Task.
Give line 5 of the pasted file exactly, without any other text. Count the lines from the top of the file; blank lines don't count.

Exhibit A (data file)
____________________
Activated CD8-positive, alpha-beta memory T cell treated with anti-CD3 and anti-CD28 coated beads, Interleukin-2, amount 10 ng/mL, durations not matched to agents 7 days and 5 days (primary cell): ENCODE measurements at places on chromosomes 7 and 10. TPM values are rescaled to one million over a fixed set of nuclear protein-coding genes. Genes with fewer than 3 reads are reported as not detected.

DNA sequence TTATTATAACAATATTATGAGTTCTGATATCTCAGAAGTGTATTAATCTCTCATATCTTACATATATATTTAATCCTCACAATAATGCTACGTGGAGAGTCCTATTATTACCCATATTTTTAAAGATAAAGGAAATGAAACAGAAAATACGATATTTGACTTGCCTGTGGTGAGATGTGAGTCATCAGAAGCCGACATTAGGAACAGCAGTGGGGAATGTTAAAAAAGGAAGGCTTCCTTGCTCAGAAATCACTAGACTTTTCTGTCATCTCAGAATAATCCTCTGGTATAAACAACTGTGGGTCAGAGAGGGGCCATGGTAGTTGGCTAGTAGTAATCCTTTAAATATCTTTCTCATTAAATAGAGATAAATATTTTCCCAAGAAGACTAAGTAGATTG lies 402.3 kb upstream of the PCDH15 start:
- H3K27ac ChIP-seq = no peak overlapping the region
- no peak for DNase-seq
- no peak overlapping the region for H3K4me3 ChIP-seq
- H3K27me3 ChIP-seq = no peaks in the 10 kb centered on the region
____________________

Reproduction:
- no peak overlapping the region for H3K4me3 ChIP-seq